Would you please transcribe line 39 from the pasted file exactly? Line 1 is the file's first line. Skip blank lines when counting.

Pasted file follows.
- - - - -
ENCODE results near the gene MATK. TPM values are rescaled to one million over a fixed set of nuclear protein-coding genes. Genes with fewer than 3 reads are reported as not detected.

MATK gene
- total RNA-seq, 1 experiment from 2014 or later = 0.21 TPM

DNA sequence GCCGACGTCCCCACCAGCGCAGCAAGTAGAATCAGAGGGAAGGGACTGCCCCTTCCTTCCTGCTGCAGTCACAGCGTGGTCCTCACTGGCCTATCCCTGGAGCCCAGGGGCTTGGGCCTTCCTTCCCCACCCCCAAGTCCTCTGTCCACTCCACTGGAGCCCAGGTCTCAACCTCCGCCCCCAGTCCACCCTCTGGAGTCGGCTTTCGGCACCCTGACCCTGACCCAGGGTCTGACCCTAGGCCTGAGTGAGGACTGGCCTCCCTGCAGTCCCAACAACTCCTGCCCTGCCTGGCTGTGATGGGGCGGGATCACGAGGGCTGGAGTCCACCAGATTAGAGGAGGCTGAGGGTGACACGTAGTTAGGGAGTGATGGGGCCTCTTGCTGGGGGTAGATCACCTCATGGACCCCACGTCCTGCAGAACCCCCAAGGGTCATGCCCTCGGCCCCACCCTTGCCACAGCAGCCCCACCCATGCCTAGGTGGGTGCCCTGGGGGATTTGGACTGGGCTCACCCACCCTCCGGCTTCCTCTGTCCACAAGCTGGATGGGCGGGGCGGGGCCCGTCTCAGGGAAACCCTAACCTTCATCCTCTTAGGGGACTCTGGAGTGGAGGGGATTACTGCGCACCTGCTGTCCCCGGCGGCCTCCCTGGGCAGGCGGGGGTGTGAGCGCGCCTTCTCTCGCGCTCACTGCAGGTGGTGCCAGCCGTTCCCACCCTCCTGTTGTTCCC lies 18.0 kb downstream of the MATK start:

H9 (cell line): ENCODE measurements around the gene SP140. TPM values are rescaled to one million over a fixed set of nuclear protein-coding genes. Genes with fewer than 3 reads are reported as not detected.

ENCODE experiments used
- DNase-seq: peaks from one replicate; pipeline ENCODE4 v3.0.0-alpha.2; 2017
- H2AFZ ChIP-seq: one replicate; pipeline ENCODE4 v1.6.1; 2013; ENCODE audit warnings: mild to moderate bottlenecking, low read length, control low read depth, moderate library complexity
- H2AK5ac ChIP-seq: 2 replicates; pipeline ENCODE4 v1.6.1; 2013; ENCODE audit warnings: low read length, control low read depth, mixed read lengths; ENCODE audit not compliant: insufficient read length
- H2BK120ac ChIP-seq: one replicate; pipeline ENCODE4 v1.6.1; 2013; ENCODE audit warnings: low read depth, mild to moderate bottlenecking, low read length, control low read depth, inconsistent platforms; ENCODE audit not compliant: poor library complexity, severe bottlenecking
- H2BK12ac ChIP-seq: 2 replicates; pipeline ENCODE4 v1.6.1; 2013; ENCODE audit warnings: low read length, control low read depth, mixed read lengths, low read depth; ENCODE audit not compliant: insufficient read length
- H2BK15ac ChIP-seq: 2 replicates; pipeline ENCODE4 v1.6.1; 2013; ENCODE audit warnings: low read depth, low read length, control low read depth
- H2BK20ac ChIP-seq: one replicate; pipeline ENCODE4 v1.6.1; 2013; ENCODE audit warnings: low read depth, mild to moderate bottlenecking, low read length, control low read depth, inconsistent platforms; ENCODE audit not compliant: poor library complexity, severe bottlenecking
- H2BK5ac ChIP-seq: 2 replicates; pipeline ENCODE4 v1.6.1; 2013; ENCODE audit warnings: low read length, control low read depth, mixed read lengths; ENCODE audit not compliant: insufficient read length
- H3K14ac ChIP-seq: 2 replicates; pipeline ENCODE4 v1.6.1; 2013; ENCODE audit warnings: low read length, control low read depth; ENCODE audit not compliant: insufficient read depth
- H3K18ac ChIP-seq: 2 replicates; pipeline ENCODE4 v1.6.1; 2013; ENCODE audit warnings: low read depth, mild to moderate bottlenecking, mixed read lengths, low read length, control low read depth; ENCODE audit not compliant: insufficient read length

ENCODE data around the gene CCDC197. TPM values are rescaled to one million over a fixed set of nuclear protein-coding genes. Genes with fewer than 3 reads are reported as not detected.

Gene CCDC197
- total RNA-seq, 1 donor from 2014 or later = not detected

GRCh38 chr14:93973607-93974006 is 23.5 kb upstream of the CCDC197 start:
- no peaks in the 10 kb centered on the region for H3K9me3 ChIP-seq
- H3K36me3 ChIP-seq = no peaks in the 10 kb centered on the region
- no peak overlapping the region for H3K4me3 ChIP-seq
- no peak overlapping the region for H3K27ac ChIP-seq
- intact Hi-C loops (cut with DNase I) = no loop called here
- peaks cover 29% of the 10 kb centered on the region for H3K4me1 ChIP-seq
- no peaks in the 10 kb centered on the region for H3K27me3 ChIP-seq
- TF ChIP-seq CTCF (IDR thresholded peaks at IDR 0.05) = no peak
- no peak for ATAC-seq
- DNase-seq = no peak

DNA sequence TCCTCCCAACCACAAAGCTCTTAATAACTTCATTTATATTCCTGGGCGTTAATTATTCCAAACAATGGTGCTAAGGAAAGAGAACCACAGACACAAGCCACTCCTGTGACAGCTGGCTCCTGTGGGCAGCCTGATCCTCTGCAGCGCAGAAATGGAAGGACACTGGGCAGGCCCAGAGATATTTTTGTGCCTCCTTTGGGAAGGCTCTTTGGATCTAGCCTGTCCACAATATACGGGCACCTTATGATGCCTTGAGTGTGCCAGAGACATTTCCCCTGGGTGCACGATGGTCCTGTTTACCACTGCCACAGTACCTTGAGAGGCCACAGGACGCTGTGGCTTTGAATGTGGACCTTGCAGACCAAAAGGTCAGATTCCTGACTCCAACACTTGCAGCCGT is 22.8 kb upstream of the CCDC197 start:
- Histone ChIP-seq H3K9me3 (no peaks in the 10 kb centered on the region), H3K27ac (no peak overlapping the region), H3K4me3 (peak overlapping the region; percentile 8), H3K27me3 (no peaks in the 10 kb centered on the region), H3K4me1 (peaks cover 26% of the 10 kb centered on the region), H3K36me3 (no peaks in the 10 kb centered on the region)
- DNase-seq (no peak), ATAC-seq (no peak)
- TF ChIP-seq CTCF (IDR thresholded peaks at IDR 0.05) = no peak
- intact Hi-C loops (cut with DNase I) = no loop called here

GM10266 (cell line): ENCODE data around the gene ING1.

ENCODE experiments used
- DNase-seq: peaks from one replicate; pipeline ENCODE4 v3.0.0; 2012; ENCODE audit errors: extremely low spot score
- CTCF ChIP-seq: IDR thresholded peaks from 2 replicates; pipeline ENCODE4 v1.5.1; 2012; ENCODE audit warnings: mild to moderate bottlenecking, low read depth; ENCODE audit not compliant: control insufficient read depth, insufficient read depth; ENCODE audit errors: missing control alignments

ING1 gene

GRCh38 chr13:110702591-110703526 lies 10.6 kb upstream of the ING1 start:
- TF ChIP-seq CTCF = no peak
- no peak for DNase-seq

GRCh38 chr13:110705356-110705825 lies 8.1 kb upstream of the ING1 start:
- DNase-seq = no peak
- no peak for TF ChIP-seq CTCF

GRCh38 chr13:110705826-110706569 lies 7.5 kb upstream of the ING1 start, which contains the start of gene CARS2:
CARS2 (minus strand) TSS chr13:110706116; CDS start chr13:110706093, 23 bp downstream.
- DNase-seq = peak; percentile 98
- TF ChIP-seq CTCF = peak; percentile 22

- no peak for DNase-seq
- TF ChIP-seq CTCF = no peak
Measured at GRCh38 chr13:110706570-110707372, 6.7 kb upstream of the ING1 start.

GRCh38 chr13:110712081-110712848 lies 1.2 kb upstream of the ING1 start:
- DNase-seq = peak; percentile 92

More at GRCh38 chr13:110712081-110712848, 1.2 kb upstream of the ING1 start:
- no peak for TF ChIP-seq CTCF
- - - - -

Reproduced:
- CTCF ChIP-seq: IDR thresholded peaks from 2 replicates; pipeline ENCODE4 v1.5.1; 2012; ENCODE audit warnings: mild to moderate bottlenecking, low read depth; ENCODE audit not compliant: control insufficient read depth, insufficient read depth; ENCODE audit errors: missing control alignments